"The state of California has the responsibility to provide for all needy people, including Indian people who reside within the state," Delgado said. "Furthermore, it is not the responsibility of gaming tribes to provide for needy Indians who are not members of their tribe."
Tribal leaders are coordinating to petition the governor not to cut the funding, Dennis Turner, project director for the tribal welfare program in San Diego County, told the North County Times newspaper.
"We need to work with the governor's office and that's what's happening," Turner said.
Tribal welfare is a $90 million program that receives about half of its funding from the state. It receives $46 million from the federal government. However, losing $30 million from the state could spell doom for the fledgling programs, Delgado said.
Until 1996, needy tribal members had to look to county government to access welfare programs, which were often far from the remote Indian reservations.
Under federal welfare reforms that took effect in 1996, tribes were allowed to administer their own programs, thus taking them off local governments' hands. Tribal officials have said the change allowed greater spending flexibility and the ability to provide local services.
H.D. Palmer, a spokesman at the state's Department of Finance, told the newspaper the cuts are being proposed because of a "declining tribal case load" in welfare rolls. He added that the state would continue to fund tribal welfare and that the program would continue to receive federal money.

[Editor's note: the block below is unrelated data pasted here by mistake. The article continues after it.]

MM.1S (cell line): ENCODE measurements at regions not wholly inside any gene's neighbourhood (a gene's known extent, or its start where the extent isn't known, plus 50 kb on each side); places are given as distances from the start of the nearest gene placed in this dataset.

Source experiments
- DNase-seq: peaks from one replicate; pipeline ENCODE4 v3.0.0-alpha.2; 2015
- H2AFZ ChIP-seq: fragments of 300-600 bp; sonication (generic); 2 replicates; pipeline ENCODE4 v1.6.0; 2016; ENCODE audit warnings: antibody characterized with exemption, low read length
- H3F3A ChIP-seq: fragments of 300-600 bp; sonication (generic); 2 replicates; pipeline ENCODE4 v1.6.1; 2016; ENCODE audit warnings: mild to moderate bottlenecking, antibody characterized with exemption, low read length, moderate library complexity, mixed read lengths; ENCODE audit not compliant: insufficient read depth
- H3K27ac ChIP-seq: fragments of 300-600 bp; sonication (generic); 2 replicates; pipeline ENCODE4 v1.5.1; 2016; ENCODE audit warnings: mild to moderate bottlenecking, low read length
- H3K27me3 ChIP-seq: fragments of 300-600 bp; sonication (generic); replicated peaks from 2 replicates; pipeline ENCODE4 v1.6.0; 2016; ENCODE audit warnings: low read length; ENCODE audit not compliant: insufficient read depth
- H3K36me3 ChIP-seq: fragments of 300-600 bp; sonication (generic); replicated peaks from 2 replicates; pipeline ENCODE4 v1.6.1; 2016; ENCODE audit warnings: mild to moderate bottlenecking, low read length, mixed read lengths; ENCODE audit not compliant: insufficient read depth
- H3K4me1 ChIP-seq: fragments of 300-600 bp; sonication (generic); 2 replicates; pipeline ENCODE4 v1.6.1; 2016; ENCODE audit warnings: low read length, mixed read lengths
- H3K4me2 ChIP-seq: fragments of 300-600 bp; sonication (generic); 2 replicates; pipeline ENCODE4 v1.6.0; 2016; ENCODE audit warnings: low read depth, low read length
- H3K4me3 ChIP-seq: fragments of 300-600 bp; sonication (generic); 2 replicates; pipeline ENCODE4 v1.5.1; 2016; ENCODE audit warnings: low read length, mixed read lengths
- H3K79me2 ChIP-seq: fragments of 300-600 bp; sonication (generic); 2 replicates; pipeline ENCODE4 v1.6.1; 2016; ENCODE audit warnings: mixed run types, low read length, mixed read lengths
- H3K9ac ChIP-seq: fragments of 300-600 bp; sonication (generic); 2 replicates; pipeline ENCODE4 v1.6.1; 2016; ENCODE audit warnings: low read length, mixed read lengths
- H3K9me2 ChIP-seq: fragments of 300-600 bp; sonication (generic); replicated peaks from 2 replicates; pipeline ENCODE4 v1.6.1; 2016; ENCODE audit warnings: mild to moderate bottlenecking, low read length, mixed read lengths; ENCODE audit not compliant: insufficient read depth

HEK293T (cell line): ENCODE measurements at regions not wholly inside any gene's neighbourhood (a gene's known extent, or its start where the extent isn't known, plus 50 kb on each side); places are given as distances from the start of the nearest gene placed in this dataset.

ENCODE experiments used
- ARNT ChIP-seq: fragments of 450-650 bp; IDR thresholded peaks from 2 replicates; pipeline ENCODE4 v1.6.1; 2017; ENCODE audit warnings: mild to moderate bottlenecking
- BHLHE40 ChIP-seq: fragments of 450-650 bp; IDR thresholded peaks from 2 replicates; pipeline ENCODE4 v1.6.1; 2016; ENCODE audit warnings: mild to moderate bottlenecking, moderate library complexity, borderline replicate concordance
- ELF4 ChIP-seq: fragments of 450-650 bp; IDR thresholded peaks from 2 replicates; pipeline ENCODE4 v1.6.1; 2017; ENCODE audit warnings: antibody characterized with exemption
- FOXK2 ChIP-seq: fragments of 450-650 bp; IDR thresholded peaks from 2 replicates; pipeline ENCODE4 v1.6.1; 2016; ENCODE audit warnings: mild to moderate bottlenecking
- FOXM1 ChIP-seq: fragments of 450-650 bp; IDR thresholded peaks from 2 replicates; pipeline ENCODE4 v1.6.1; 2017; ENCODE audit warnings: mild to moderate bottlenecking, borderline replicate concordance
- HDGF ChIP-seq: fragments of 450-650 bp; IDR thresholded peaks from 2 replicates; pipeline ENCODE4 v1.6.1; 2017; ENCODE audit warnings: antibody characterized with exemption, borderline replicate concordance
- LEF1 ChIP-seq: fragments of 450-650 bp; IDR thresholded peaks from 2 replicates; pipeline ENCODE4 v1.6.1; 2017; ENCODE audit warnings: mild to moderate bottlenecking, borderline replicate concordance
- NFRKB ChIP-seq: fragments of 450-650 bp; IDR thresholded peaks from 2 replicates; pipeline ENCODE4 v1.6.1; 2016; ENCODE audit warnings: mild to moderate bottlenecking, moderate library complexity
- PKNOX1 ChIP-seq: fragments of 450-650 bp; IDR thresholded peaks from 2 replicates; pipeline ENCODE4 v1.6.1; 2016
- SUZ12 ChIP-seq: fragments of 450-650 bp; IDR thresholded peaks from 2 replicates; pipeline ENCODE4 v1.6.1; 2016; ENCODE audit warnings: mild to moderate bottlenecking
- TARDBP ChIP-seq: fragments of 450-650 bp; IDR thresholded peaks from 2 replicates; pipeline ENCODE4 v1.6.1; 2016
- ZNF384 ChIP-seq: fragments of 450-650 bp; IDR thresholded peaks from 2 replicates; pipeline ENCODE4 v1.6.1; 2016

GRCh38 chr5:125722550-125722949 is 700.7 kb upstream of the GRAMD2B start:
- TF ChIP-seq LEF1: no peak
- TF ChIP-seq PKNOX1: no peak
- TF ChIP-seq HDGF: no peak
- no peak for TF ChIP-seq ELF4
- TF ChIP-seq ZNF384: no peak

"There is still revenue through state and local programs," Palmer said. "They will still be receiving federal funding."
A misguided policy
Meanwhile, Gov. Schwarzenegger is calling for California gaming tribes to rewrite portions of tribal-state gaming compacts agreed to in 1999. He wants a greater share of tribal gaming revenues to help bail the state out of its fiscal woes. The governor singled out Indians in the October recall election that swept him into office, claiming tribes did not pay "their fair share."
The concept of "fair share" will be discussed and hopefully resolved by the tribes and the governor's negotiating team, which over the next several months will be redrafting portions of existing compacts and writing new agreements. If the governor's team believes all California Indians are rich Indians, the talks may be a learning process.